- There are two man-made dams on the Boyne river, at Dam Road and Boyne Falls, which create barriers to fish passage and elevate water temperatures; elevated water temperatures can affect pollution-sensitive aquatic organisms, such as Brook Trout and stoneflies.
- The Boyne River originates near some of the highest hills in the Lower Peninsula (Chandler Hill) with Hudson Lookout to the south of Thumb Lake reaching over 1500 feet above sea level.
- The Boyne is an enjoyable 1-2 hour paddle from Dam Road down to Lake Charlevoix.
The Boyne River is monitored every three years through the Watershed Council’s Comprehensive Water Quality Monitoring (CWQM) Program for dissolved oxygen, specific conductivity, pH, nitrate-nitrogen, total nitrogen, total phosphorus, chloride levels, and total suspended solids.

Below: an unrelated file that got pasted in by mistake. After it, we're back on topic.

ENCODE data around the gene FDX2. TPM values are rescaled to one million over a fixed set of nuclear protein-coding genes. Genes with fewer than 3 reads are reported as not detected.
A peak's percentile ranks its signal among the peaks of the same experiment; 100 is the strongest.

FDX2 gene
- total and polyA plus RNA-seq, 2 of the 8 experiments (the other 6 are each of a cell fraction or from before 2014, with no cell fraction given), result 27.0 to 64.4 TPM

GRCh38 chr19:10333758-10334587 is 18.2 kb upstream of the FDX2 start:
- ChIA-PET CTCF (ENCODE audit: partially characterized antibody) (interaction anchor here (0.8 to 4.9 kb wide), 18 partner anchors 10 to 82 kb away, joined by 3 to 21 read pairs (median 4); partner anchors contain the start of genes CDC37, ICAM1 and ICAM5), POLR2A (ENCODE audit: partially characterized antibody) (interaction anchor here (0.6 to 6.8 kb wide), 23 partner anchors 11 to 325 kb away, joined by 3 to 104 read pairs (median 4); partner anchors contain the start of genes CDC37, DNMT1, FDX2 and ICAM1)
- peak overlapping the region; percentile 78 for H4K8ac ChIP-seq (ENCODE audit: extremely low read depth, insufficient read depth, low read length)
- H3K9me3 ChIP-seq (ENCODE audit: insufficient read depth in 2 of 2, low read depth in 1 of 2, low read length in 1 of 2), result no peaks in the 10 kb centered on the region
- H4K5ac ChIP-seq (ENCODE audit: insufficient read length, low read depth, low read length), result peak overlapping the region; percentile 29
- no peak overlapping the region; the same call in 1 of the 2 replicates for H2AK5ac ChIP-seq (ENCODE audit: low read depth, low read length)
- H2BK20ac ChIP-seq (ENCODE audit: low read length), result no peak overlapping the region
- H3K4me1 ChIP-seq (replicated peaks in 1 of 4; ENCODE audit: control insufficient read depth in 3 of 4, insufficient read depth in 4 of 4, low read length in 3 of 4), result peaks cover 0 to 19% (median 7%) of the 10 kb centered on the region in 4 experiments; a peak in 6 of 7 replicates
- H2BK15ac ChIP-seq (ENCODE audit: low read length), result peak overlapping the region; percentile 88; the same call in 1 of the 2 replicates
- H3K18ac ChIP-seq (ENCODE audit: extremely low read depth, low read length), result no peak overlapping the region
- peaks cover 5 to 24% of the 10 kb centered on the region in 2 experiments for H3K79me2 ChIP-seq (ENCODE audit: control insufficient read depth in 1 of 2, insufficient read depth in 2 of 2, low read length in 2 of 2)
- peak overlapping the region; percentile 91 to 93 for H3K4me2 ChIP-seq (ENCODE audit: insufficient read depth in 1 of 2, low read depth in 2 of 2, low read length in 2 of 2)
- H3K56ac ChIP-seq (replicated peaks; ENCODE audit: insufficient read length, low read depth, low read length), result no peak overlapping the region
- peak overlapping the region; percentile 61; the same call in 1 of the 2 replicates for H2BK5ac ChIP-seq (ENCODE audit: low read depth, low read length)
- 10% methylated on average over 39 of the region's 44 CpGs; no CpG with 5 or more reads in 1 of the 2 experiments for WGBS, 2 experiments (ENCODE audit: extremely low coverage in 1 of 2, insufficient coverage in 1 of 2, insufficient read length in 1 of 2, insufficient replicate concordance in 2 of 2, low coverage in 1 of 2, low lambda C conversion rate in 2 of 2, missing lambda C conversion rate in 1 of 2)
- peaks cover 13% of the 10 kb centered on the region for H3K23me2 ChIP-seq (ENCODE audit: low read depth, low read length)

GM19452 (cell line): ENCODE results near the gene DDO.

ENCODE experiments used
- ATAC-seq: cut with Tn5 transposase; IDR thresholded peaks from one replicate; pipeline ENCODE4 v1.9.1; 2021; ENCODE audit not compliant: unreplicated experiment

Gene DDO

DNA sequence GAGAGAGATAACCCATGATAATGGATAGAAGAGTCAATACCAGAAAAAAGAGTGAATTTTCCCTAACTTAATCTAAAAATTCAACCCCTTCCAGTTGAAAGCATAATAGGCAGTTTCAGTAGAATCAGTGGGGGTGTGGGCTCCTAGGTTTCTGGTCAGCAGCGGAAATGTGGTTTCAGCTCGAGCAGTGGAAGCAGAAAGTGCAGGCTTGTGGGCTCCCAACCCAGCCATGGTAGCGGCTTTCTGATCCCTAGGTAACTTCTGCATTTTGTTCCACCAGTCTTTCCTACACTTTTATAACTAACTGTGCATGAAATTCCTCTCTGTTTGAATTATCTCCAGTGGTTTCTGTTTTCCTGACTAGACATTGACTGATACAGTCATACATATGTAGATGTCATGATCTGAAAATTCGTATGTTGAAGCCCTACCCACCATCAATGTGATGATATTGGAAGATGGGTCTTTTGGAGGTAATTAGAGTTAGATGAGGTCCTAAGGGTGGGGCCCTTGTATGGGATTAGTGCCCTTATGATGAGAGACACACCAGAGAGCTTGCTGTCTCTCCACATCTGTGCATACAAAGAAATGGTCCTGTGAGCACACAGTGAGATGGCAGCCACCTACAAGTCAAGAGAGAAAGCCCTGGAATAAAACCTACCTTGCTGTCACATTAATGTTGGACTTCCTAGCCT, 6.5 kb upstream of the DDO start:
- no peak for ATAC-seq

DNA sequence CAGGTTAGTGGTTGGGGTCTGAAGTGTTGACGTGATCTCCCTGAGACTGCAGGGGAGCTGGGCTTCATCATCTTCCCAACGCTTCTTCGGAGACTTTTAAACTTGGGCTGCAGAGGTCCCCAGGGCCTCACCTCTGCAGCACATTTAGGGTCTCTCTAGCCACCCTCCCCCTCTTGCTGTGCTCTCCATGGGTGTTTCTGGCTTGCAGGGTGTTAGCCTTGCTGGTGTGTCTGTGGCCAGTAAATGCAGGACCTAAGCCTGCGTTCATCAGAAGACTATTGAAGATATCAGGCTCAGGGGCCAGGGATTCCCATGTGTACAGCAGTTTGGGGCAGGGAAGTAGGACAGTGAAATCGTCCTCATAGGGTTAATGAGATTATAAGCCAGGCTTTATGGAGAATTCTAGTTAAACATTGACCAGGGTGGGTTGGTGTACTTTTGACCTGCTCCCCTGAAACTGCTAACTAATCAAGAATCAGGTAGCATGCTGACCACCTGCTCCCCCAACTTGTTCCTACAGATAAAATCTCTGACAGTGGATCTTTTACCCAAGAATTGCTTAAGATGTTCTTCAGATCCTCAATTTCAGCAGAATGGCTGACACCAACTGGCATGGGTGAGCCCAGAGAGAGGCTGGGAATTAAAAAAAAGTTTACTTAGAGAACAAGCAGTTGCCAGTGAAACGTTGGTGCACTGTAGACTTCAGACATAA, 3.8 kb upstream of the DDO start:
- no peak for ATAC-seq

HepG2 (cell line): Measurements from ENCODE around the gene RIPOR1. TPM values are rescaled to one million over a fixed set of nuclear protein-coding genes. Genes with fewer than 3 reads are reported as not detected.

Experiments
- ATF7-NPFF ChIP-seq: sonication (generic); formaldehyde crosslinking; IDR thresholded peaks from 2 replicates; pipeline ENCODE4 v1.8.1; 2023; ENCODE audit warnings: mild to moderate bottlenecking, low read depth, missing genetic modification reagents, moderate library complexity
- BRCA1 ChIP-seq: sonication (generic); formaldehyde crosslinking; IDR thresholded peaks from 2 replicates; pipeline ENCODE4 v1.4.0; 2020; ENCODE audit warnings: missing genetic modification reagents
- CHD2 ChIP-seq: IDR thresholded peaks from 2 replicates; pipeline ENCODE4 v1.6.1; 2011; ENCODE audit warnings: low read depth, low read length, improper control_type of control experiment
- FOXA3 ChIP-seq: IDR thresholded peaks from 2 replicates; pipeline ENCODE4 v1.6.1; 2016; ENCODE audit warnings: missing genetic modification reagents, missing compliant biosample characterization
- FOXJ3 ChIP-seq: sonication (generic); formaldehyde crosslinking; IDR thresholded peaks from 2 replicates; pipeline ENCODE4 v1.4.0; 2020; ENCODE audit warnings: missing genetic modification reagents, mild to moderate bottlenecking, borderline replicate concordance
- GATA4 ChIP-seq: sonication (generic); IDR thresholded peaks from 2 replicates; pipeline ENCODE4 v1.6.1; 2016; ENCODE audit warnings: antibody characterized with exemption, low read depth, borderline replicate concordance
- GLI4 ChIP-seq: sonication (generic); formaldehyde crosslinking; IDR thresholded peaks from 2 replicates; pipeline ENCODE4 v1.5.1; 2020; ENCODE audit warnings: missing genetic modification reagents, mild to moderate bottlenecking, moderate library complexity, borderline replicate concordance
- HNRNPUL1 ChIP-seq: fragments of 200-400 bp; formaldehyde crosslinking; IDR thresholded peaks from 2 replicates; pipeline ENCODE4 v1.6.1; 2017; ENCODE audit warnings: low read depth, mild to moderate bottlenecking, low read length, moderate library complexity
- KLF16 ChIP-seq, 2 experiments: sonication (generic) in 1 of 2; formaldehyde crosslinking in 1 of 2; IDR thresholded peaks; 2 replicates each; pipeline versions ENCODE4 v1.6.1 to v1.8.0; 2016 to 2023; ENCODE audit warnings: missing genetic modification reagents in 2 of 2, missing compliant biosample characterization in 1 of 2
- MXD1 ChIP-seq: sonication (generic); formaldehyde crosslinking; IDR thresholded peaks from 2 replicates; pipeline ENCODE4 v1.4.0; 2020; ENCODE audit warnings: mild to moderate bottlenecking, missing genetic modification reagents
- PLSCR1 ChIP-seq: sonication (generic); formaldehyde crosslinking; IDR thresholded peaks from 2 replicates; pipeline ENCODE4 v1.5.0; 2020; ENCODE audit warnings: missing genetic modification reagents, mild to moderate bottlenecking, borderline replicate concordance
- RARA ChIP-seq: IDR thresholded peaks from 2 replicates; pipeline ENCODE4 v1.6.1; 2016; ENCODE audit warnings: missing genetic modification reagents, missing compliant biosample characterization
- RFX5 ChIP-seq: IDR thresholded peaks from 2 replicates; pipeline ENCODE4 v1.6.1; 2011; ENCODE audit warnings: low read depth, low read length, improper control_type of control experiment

Biological monitoring is also performed by volunteers in the Boyne River each spring and fall as part of the Watershed Council’s Volunteer Stream Monitoring (VSM) Program.
This stream is monitored through the Little Traverse Bay Bands of Odawa Indians Surface Water Quality Protection Program (SWQPP).
Information about Threatened, Endangered, and Special Concern species in this stream’s watershed is available on the Michigan Natural Features Inventory (MNFI) website.
USGS Current Water Data for Michigan provides stream flow conditions.
A wide variety of maps, including Vegetation circa 1800, National Wetlands Inventory, Land Cover Change 1800’s to 1978, Wetland Change 1800’s to 1980, and many other resources for this area are available online in the Michigan Natural Features Inventory (MNFI) Data Resources page.
Learn about safely eating fish from this river in the Michigan Fish Consumption Advisory